Ecstatic Computation begins with one of the best tracks of the year, and ultimately proves to be a rewarding full-length listening experience. Festival favorite Caterina Barbieri has been so prolific that one forgets she’s still a relatively new presence, exploding on the scene only five years ago but already releasing an equal number of albums. Her latest release is her crown jewel.
“Fantas” is simply magnificent, an intricate tapestry of interlocking synths, referencing everything from church organs to 80s electronics to melodic industrial music. The piece just keeps moving and developing over the course of ten and a half minutes, to the extent that one finds it hard to believe that much time has passed. The music draws the listener into a trance-like state through which enlightenment may enter. And now the rub: this is exactly what it is intended to do. Barbieri’s liner notes state that she seeks to “generate … a sense of ecstasy and contemplation … a state of trance and wonder where the perception of time is distorted and challenged.” Theory confirmed! The trance is so deep that the transition to the much shorter “Spine of Desire” is barely noticed, coming across as a coda to the larger work. “Closest approach to your orbit” extends the suspension, patterns playing like the sonic version of a fabric store. So much richness, so many hues, such synesthesia! Only when harsher tones enter mid-piece, like a car crash in a waterfall, is the trance broken. At this point, one wonders how long it might have been sustained.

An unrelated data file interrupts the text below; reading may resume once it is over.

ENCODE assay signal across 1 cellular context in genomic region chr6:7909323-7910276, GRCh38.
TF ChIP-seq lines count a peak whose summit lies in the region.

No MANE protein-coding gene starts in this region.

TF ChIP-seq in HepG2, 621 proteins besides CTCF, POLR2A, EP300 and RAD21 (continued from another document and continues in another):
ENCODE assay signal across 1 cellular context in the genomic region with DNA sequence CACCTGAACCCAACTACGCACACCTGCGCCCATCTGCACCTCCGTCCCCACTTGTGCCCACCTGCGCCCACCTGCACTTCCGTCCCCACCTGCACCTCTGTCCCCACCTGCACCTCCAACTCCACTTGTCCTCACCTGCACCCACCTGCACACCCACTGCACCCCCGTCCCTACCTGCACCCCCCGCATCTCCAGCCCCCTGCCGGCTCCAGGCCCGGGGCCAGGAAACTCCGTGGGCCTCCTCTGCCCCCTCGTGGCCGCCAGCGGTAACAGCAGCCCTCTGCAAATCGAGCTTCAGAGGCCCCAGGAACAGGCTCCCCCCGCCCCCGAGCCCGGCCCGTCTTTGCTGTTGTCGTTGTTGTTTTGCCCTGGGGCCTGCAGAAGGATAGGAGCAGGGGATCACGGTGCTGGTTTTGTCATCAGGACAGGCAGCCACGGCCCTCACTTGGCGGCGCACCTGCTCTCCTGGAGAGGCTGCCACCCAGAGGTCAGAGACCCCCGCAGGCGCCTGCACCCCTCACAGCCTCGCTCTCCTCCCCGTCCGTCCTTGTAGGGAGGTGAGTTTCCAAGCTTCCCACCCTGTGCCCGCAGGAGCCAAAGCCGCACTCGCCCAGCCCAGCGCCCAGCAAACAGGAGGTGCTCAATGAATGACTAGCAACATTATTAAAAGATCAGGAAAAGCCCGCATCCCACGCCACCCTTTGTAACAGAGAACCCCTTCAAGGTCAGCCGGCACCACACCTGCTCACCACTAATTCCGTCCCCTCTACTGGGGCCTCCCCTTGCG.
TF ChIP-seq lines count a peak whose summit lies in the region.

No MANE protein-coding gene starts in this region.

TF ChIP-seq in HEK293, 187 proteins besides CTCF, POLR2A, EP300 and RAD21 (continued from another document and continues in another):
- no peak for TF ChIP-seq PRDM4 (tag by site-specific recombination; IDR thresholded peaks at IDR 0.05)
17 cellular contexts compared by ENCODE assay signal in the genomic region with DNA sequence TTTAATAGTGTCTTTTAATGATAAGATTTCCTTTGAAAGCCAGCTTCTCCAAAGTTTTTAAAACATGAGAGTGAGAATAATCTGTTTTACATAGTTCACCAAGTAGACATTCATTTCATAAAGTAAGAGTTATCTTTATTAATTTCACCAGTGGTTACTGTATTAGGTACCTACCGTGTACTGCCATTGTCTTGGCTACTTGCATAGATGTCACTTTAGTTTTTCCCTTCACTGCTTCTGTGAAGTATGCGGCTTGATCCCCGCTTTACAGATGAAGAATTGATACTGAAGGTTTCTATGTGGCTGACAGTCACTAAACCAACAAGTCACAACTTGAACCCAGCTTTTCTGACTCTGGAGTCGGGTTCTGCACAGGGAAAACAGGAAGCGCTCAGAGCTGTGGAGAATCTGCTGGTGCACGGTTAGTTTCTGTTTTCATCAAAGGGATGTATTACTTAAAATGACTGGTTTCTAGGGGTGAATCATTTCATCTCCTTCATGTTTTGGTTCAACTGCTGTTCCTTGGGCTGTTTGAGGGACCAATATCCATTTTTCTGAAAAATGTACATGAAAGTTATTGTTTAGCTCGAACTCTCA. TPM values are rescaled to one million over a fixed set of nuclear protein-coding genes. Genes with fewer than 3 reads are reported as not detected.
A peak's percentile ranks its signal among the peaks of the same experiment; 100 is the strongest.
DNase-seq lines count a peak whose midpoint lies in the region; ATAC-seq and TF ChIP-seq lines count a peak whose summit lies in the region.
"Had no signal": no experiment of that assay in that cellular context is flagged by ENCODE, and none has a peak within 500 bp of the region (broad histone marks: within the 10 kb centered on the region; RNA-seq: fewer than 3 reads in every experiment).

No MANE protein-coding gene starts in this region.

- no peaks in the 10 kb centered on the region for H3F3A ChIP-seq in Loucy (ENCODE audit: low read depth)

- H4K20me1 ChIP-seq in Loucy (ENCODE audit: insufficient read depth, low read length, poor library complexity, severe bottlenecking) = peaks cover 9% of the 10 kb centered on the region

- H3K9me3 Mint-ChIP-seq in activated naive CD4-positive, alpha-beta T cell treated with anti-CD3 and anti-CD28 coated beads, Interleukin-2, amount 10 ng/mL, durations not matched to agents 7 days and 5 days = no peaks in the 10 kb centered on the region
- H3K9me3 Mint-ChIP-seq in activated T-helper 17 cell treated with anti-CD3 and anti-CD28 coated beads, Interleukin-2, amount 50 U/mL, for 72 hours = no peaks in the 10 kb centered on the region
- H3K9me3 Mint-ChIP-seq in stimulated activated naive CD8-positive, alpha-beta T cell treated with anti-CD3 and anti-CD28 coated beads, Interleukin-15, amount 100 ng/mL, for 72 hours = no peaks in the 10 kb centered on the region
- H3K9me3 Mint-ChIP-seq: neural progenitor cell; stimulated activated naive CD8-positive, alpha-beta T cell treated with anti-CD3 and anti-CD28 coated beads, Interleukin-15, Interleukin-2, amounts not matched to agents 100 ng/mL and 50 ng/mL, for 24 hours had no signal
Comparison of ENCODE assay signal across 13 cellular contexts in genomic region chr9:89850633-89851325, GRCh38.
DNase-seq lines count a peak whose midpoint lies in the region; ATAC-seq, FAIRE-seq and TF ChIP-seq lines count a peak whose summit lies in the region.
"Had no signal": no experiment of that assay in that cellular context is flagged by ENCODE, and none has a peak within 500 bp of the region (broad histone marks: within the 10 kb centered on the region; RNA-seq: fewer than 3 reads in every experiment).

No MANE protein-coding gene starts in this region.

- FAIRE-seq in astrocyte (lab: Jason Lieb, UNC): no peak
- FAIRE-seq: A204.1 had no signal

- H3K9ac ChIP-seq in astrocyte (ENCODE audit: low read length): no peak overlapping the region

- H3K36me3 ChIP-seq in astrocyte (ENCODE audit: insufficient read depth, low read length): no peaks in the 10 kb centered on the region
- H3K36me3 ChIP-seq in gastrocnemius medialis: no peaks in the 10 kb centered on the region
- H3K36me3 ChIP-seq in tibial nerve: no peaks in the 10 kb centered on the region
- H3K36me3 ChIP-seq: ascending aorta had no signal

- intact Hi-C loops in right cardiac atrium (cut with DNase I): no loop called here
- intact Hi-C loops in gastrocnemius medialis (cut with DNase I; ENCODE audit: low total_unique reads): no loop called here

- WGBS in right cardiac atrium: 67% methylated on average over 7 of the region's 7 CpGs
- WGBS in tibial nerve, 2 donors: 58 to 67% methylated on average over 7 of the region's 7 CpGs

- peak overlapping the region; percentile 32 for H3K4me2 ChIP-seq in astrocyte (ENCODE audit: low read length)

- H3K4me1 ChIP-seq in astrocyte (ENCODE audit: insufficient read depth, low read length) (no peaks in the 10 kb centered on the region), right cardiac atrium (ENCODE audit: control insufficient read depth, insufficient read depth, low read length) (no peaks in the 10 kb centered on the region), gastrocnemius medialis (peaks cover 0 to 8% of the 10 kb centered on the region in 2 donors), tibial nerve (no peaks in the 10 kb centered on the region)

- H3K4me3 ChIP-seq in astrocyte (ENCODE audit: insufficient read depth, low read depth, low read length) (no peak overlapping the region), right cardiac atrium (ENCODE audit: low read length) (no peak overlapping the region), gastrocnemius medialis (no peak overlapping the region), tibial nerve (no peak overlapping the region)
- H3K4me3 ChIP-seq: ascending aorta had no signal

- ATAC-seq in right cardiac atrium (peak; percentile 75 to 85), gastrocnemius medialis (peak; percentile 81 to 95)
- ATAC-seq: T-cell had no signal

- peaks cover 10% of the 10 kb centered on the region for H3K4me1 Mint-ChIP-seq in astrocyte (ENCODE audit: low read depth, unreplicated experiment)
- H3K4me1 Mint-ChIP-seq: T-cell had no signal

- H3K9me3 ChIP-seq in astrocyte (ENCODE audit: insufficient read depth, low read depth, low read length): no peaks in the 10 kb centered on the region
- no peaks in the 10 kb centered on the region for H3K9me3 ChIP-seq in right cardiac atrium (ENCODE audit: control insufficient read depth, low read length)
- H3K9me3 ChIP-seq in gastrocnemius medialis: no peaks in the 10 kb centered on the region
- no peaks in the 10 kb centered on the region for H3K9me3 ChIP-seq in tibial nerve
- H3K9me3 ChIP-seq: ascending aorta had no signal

The chord pattern of “Closest” bleeds into “Arrows of Time,” obliterating the delineation between tracks. The wordless vocals of Annie Gårlid and Evelyn Saylor cement the association with prayer. Hildegard of Bingen is referenced in the final minute as their voices pierce the underpinnings of the clouds. By “Pinnacles of you,” one feels the urge to dance ~ not in a club fashion, but like a whirling dervish. And then one realizes, there are no drums. The illusion of drums is created by the rhythms. The wonder of the release is that such a spiritual feeling is created via machines, a modern miracle from a brilliant creator whose every note screams, let there be light. (Richard Allen)